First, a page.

You could wear this in a lift and nobody would pass out. She’s kept it classy and chic. It’s affordable too , but boy it doesn’t smell cheap!

It’s a great combination: tart and spicy yet smooth and floral. Although she worked alongside two established noses, SJP was credited as Creative Director, a rare move in this world of “Sniff’n’Sign”s.

Sadly I did not love her second fragrance Covet, nor Covet Pure Bloom. The Lovely Diffusion Range is another  way of owning affordable good quality fragrance.  I have reviewed Endless, and recently found Twilight to be a soft musk, akin to a watered down version of Obsession for Men. Dawn was gorgeously light and pretty: see my reviews on this blog.

Lovely is as lovely does. A perfect ten. This is money well spent.

 Image

Celeb Scents 7: David and Victoria Beckham (DVB) Signature

 Image

I couldn’t leave out the King and Queen of the Celebrity Universe, and neither could the Celebrity Fragrance Industry. Since 2005, the ultimate power couple have issued a total of 20 fragrances for her and for him, whilst artfully entangled in each other for the publicity campaigns.

I can’t say I am enticed by the publicity- there is something about a married couple getting passionate that makes me go terribly British and want to look away, whilst clearing my throat and announcing loudly that I’m putting the kettle on.  It’s a bit like they’re saying “Look at us” and “Do you mind? This is private!” at the same time.  I also question the wisdom of using the word “Intimately” in a Fragrance range when the word is usually meant euphemistically as a feminine hygiene wash.

In any case, these fragrances are everywhere and are both accessible and affordable. Purely in the interest of fragrance research you understand, I sampled DVB Signature today.

As you can imagine, I was expecting, yes you’ve guessed it, a fruity floral, or Death by Vanilla. Unsurprisingly, it does not smell expensive. Surprisingly, the brand has gone off the main road and off onto a hiking trail. Yes, I have found a celebrity brand that has used Anise and Heliotrope in a mainstream fragrance. Feel free to call me a snob, but I was not expecting that.

So what I found on my wrist and clothes today was: Anise, Apple, White Flowers,  and Musk. The actual notes as listed by Fragrantica are: Anise, Apple, Orchid, Heliotrope, Vanilla, Patchouli and Musk.

The dry down is slightly more powdery and the whisper of Heliotrope finally emerges when all the fuss has died down. Heliotrope is serious and doesn’t show up just anywhere. What I’m left with is an unusual Oriental Lite. It’s soft and very feminine, although the Anise can be interpreted as a masculine note. In fact, the Anise just reminded me of a very watered down LouLou so I rather liked that addition.

This bottle was 9.99 for 30ml  from my local High Street. It’s available everywhere and not usually more than around £14 for a large 75ml bottle. I like it enough to keep it and use up the whole bottle, but I’m not sure I’d buy a second bottle. It’s different and pleasant and-how can I say this? It’s a Purple Musk, if that makes sense: sweet and light and vaguely Oriental with a musky dry down.  Actually I found it smells amazing on my clothes- much better than on my skin.

The only thing that chokes me about this is the fact that I lined the diamond encrusted Beckham pockets even more by buying this today. But to be fair, they didn’t just paint by numbers here.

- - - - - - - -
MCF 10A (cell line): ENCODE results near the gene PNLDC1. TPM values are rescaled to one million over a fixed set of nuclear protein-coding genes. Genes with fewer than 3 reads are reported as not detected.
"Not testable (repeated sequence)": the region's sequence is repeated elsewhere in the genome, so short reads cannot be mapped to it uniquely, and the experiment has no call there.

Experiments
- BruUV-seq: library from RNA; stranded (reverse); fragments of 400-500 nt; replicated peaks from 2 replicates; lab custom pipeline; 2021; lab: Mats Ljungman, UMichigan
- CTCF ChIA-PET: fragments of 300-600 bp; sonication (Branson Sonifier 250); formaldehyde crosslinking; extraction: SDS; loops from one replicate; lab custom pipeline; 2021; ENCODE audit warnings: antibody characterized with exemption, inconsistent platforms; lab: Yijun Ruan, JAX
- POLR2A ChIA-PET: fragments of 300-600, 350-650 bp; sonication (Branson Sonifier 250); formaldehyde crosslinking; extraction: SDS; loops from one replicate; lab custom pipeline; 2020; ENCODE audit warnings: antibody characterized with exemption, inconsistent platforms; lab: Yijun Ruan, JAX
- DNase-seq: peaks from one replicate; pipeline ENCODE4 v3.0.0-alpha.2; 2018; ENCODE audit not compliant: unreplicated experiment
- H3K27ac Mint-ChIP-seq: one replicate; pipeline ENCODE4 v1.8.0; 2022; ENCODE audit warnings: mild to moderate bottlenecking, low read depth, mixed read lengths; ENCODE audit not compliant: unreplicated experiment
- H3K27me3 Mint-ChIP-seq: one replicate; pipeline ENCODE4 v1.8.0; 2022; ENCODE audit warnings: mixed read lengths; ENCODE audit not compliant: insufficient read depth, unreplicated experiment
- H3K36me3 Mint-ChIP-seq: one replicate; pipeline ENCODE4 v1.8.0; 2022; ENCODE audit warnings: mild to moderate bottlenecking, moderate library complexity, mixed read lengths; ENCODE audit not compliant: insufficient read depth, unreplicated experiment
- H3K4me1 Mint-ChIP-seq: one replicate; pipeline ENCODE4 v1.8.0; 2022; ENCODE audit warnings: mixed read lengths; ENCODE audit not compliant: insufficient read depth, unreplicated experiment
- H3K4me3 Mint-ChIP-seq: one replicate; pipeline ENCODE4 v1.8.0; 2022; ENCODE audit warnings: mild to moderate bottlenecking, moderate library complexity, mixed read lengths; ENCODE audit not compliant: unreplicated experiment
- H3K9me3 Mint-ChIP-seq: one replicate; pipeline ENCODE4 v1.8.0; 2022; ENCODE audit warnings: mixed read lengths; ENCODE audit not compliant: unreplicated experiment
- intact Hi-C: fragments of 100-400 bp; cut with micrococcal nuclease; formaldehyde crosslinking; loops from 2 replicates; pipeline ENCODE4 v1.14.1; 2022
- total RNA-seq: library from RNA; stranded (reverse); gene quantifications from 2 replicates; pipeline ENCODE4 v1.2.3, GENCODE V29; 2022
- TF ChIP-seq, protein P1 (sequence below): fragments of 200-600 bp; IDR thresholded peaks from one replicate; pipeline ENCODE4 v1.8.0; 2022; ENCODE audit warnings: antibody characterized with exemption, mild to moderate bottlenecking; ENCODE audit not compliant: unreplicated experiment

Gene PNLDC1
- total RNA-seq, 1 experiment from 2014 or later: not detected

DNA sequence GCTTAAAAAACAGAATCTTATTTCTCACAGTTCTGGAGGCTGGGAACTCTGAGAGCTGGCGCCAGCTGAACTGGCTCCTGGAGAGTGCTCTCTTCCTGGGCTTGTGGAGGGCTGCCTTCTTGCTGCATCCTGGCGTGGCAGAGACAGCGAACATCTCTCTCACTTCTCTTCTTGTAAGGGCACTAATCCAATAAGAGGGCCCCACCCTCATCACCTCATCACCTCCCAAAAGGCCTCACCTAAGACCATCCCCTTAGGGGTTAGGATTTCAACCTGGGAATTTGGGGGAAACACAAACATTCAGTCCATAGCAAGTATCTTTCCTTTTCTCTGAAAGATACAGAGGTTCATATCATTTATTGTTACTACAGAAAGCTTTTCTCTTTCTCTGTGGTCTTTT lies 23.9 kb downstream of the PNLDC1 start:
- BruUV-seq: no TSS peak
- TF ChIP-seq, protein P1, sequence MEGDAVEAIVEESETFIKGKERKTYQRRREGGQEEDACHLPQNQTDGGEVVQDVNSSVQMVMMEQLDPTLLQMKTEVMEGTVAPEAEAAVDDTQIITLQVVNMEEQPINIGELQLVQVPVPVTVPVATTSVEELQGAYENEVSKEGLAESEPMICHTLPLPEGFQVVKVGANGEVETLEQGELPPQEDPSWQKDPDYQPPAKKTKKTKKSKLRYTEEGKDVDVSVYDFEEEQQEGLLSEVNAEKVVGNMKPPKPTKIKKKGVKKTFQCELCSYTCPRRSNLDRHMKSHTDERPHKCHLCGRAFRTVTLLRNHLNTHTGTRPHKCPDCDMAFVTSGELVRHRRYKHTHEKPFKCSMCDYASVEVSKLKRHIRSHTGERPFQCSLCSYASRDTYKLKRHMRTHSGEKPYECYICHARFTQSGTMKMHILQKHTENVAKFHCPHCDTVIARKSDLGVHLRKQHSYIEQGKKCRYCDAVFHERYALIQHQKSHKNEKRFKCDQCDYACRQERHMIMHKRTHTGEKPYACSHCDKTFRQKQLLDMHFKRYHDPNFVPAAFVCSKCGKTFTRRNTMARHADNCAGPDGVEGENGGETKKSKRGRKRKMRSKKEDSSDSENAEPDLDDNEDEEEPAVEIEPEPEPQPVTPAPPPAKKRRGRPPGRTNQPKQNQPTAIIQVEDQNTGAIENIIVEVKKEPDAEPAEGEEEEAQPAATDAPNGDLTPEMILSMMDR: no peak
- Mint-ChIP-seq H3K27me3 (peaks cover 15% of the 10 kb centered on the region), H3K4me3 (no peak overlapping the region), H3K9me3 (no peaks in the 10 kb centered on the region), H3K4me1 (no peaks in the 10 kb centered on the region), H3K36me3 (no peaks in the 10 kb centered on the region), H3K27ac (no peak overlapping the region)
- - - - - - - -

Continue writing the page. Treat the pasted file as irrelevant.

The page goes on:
(Incidentally, does anyone else think that Death by Vanilla would make a great name for a niche perfume, or is it just me?)

Celeb Scents 6: Kylie Minogue Couture

 Image

Kylie’s been in the perfume game since 2006 with her first offering “Darling” being a Chypre Floriental.  Since then she has produced ten more and sales show no signs of slowing down. Kylie Minogue Darling is highly rated so I had high hopes for Couture.

Now I like Kylie, and her strange pointy eyebrow. She’s a woman’s woman and always cheerful, and sometimes that’s enough to make me like someone (are you listening Posh Spice?). I finally got round to investigating the Kylie phenomenon by purchasing a bottle of Kylie Minogue Couture. With its hint of corsetry and its aspirational name, I thought I was onto a winner.

Sadly not.

The top notes in Couture are Cherries, Violets and Lemon Blossom. However, what I had was Violets, something vaguely Aquatic and a bit of Jasmine (listed as a middle note). Within the first half an hour I got quite excited by this, despite acknowledging that “generic” was very much the state of play. I thought it was a light and airy floral and was so affordable that I thought I’d found a new favourite for daytime casual wear.

However, a problem occurred that I have experienced before with cheaply produced scents. A very synthetic and thin Vanilla note crept in and cancelled out everything else. Vanilla and “Musk Stripes” are listed as base notes, but the Vanilla was cheap and smelt like my old enemy, Poundland Vanilla candles.   I don’t know what Musk Stripes are (they are described as giving a cashmere effect), but maybe it is another way of saying “Well it’s not actual Musk but we found something thinner and cheaper but we’re not allowed to call it Musk”. In any case, I haven’t seen it listed anywhere else. This is mixed with “Vanilla Sorbet” in other swords sweet, synthetic cheap Vanilla that I couldn’t wait to wash off.

Now although this review is subjective, I have noticed on allbeauty.com that it is cheaper to buy 75ml of the EDT than it is to buy 30ml. There is also a lot for sale on eBay. Make of that what you will, but I felt let down and couldn’t sell it fast enough! Without eBay I’d have a really terrible perfume collection.

Sorry Kylie, this was more Poundland than Couture.

Footnote: I have just tried Sexy Darling and I am impressed! I guess I would be wrong in writing off the whole range based on one review. SD is a bright expensive smelling musky floral. MUCH better than its lightweight sister Couture.

 

Image